Updated: Aug 5, 2019
Recently I was talking to a friend who needed to have a difficult conversation with her boss. She wanted feedback on how she was performing, to discuss her future and her salary. Being the empathetic person she is, she has found it difficult to raise her concerns because her boss experiencing some personal problems, and she wasn’t sure how he would respond to what she has to say at that particular time.
This got me thinking…
When we have issues at work, aren’t engaged or feel like we are worth more than what we are being paid, do we value ourselves enough to speak up, and, do our employers value our opinions if we do?
When I was 18, I worked in hospitality. I had to leave one organisation because I was being bullied by some older women employees. Rather than working at fixing the bullying problem, they decided it easier to give me some money and for me to leave. This experience gave me an early appreciation around working for organisations with a good culture.
In my first full time job, I had some teething problems with my boss as we were both strong minded. As a 19 year old who didn’t drink tea or coffee and didn’t appreciate being told to “Make me a coffee!”, or what I deemed a “yes master” expectation of employees. One day, he said to me “I know you hate me”. I didn’t hate him at all, I didn’t even dislike him, it was quite the opposite. I liked him and I found him entertaining. But this was the turning point in our relationship because it started a conversation.
I explained I didn’t hate him, I just didn’t appreciate the way he spoke sometimes and being ‘told’ to make him coffee. After that our relationship was amazing. We joked, we had banter, he valued me as an employee, he made his own coffee or said ‘please’ if he asked me to make him a coffee. We developed a mutual respect for each other. He knew I was a hard worker and I even made his ‘scrap book’, which was newspaper clippings of people he knew.
When I moved to Melbourne, I was offered three jobs on the same day. I accepted the job with Hudson (recruitment), which was the lowest paying of the three. Now most people would think I made the wrong decision, but at the grand old age of 21, I valued the culture of the organisation, the people I met and the future possibilities over the money. I am so grateful I made this decision because I met some incredible people who I will always respect and admire.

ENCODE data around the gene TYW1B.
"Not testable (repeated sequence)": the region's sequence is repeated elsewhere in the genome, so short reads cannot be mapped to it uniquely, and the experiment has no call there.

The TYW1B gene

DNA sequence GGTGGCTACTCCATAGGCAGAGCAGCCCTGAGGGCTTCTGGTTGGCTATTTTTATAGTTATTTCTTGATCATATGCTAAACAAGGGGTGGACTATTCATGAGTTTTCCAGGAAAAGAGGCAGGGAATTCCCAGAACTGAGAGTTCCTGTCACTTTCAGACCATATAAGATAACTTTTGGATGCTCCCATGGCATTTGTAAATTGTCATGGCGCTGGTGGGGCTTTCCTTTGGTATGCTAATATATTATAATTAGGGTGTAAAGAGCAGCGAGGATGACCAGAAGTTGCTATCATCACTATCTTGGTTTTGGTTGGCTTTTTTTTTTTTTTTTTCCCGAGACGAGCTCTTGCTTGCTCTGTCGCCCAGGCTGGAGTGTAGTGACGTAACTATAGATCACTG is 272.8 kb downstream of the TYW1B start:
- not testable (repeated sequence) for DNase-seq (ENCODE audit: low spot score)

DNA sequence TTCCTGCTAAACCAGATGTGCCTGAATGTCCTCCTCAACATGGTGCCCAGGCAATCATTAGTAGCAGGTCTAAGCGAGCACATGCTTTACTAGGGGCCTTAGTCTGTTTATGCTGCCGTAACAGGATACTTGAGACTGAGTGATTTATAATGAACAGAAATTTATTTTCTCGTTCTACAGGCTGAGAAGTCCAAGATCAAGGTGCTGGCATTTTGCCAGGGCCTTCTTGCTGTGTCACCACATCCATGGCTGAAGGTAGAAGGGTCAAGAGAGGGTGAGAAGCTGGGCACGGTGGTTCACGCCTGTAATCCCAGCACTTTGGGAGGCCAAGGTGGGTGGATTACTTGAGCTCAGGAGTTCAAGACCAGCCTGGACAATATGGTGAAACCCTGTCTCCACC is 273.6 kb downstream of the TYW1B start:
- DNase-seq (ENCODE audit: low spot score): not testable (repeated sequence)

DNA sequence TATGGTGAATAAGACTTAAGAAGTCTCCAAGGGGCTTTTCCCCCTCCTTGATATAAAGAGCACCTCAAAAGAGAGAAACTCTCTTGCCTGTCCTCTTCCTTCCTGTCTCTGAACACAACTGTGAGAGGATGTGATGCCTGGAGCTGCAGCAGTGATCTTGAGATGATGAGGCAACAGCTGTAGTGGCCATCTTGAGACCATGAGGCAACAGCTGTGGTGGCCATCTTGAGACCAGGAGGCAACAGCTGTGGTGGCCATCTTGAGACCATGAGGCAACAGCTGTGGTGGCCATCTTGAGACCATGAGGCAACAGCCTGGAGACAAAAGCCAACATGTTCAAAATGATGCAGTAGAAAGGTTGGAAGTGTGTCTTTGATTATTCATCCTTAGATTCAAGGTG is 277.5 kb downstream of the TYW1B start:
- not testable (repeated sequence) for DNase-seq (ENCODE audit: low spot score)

Hudson, as an organisation, really did value their employees and their culture was incredible. I could have difficult conversations or express my aspirations with managers and they respected it because “if they don’t know about a problem, they can’t fix it”. I learnt so much from Hudson, about myself, my values, organisational culture, respect, communication and much more.
I left Hudson and joined the police force. I’m sure people can imagine, Victoria Police, as an organisation is a completely different beast. There’s political pressure on senior ranking members, most of which haven’t been operational for a long time, who have to push the government’s agenda and KPI’s down to the uniform members. Sometimes the decisions made don’t make sense. But what can you do? Nothing. Suck it up. This was a bit of a cultural shock.
When I was very new, I remember hearing some senior members who had been in the job for years say “They don’t care about you, you’re just a number”. At the time I thought, “You’re just old and grumpy, what would you know!”. I loved the police force and was considered ‘one of the guys’ (which in itself is wrong), because I’m easy going, I’m not precious, I love black humour and I was really good at my job. I had a good relationship with the Sergeants and Senior Sergeants and was offered secondments early on in my career. Things were great. It was only when things didn’t go well, did I realise that the grumpy old members may have had a point.